Somewhat breathless worries of an electrical-grid Pearl Harbor aside, ISIS continues to concentrate on information operations, both in social media (showing considerable agility in Twitter) and in propaganda of the deed (displaying heartbreaking savagery).
Minor cyber-rioting gutters on in Pakistan.
NATO continues to stiffen its interpretation of Article 5 (collective defense) as it applies to cyberspace. The alliance is also discussing measures against ISIS and Russian aggression (the latter far likelier to be cyber and economic than kinetic).
Home Depot advises its customers to look to their financial statements as it acknowledges a pay card breach. Beyond that the retailer continues its fairly tight-lipped investigation. Credit cards evidently stolen from Home Depot stores — some analysts think essentially every store was affected — have turned up in the Rescator carder black market. There's a veneer of Russian patriotism over Rescator nowadays, but this incident seems fairly straightforward criminality. (Still, it can be hard to tell. See studies of the burgeoning Chinese criminal underground and its overlap with state security.)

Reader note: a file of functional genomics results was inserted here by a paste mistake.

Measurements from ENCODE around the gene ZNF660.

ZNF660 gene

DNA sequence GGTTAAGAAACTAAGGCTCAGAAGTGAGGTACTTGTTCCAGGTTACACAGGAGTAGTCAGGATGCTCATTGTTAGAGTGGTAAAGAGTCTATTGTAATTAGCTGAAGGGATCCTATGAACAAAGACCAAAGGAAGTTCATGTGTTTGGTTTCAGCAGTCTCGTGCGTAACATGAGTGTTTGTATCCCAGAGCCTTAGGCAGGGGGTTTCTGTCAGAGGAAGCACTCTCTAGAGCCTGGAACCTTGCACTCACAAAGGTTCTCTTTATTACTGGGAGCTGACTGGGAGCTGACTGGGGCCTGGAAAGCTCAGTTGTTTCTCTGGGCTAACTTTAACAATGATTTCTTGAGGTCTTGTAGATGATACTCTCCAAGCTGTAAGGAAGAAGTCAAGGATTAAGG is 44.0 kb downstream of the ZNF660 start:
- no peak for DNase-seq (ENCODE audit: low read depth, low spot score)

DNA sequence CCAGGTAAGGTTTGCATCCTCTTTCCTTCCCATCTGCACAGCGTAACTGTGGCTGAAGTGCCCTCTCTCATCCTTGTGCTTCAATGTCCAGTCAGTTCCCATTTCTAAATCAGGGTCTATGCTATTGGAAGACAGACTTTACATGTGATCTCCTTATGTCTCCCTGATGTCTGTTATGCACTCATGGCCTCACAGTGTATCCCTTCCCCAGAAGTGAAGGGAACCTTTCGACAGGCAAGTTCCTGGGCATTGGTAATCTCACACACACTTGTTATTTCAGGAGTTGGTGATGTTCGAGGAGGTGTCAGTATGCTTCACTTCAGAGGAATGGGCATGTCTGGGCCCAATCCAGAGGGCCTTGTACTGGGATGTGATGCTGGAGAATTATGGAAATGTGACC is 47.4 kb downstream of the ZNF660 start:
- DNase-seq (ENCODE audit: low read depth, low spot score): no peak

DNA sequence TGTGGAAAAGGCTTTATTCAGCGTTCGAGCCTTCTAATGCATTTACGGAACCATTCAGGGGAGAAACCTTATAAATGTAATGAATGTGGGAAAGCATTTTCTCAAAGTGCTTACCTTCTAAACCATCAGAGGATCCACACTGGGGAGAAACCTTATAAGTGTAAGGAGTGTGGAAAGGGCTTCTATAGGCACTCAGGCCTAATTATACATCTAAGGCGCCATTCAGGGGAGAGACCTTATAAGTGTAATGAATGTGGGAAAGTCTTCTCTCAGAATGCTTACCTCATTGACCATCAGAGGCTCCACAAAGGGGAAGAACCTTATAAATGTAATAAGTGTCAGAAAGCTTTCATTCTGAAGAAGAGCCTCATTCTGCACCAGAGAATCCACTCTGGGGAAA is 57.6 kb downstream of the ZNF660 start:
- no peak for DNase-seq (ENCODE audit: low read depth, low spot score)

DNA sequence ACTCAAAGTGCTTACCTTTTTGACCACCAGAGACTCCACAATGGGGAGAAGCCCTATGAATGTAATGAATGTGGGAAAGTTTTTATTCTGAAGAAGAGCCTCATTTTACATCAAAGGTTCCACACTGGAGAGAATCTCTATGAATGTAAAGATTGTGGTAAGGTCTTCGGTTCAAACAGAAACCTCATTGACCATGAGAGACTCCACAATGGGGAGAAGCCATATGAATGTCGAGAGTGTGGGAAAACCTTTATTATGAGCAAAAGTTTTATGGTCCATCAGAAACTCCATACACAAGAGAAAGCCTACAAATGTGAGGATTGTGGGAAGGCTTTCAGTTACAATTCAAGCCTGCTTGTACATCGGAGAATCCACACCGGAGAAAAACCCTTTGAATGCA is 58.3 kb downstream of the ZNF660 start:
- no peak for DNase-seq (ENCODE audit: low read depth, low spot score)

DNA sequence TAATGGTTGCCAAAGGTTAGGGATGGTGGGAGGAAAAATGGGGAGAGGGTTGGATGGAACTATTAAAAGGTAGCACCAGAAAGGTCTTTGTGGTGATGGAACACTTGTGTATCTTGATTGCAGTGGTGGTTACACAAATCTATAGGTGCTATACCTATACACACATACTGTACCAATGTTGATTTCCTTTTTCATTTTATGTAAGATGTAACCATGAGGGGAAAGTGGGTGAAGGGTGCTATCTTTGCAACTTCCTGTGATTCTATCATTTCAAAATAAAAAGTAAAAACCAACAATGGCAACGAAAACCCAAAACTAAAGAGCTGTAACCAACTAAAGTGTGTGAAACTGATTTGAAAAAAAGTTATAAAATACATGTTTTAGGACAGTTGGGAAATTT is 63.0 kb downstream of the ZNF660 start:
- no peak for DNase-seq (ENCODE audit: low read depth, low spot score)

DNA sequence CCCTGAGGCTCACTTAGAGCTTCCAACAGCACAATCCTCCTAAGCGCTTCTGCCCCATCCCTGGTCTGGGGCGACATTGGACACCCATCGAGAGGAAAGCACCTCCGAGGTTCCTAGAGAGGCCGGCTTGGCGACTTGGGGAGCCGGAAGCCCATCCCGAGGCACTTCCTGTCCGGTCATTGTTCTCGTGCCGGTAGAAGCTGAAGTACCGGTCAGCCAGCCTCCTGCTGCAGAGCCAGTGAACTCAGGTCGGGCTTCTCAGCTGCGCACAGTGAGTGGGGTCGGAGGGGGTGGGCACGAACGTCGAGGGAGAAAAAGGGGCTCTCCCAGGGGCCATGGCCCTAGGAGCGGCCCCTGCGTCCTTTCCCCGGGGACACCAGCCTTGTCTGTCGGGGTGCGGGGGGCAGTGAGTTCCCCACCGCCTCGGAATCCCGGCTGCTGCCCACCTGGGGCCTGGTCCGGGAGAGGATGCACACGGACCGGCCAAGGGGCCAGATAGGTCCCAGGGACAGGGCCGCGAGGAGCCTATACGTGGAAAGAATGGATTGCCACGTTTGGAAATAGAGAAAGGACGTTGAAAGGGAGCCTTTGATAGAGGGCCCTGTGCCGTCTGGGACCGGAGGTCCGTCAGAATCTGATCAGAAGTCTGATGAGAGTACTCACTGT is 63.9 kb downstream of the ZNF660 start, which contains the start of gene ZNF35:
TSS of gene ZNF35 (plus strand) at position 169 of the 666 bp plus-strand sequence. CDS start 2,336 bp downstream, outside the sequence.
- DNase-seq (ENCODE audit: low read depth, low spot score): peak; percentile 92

Ars Technica provides an account of the JPMorgan hackers' "long game."
iCloud may not have suffered a system-wide breach, but the celebrity photo leaks drop plenty of odium on Apple nonetheless. Much criticism centers on failure to protect customers against brute-forcing. Wired goes so far as to publish a call to litigation. The incident prompts handwringing over cloud security as a whole.
Cyberintel says it's discovered a long-running business cyber espionage campaign ("Harkonnen," in an homage to "Dune") active in Europe since 2002.